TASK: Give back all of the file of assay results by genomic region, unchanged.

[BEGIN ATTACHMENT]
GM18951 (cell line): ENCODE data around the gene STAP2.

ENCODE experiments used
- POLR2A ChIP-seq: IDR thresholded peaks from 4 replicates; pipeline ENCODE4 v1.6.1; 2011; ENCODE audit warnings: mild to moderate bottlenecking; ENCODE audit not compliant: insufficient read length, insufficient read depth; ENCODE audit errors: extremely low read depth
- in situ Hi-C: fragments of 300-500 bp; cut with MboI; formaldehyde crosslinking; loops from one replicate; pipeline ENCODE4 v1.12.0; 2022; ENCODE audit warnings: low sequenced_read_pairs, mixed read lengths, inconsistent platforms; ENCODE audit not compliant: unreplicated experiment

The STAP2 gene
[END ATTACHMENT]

GM18951 (cell line): ENCODE data around the gene STAP2.

ENCODE experiments used
- POLR2A ChIP-seq: IDR thresholded peaks from 4 replicates; pipeline ENCODE4 v1.6.1; 2011; ENCODE audit warnings: mild to moderate bottlenecking; ENCODE audit not compliant: insufficient read length, insufficient read depth; ENCODE audit errors: extremely low read depth
- in situ Hi-C: fragments of 300-500 bp; cut with MboI; formaldehyde crosslinking; loops from one replicate; pipeline ENCODE4 v1.12.0; 2022; ENCODE audit warnings: low sequenced_read_pairs, mixed read lengths, inconsistent platforms; ENCODE audit not compliant: unreplicated experiment

The STAP2 gene